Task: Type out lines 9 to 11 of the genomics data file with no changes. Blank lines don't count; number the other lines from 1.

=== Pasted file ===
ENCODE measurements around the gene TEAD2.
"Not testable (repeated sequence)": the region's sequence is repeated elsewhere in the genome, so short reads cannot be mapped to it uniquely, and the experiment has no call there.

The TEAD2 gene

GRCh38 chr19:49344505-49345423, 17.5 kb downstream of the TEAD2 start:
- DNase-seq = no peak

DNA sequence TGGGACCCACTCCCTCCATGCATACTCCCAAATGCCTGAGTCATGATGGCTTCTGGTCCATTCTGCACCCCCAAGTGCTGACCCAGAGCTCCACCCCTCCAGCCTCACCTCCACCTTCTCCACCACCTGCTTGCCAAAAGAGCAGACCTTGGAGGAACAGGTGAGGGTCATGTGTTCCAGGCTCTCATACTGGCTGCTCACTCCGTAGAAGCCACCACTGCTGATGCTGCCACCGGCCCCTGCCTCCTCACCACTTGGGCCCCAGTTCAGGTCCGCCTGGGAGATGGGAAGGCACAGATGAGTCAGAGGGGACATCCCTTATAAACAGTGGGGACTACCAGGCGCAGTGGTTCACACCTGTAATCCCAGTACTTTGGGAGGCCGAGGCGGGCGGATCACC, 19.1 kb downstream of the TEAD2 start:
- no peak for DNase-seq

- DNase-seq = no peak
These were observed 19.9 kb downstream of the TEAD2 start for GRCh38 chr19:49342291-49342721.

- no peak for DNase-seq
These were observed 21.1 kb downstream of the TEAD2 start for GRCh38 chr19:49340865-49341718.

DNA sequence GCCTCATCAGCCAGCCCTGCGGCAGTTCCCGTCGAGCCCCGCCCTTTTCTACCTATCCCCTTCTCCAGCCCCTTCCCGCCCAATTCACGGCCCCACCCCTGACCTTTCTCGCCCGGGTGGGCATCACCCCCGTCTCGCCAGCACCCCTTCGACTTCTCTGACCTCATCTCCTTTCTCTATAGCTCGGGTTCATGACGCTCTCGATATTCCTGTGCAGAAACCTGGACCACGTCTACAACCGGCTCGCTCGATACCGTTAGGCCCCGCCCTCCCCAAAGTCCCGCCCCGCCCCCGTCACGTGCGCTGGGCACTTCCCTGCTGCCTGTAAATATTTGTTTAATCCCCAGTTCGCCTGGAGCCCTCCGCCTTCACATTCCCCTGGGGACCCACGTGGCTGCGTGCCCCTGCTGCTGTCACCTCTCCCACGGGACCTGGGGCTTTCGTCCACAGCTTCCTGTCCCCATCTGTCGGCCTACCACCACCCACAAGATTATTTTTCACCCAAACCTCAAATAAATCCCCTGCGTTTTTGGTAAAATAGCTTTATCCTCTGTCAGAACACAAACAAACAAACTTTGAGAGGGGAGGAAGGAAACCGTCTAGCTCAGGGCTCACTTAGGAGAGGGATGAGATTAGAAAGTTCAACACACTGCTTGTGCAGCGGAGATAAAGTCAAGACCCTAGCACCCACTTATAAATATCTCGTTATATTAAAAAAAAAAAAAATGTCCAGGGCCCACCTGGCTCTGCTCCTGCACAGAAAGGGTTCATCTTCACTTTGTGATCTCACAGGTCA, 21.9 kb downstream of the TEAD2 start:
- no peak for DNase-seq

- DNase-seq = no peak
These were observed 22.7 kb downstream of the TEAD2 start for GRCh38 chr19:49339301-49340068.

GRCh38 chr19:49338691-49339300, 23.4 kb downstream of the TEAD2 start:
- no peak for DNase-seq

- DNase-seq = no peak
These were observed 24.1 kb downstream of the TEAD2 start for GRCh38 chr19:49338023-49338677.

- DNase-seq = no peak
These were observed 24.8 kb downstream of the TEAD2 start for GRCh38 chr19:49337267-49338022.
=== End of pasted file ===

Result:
These were observed 19.9 kb downstream of the TEAD2 start for GRCh38 chr19:49342291-49342721.

- no peak for DNase-seq
These were observed 21.1 kb downstream of the TEAD2 start for GRCh38 chr19:49340865-49341718.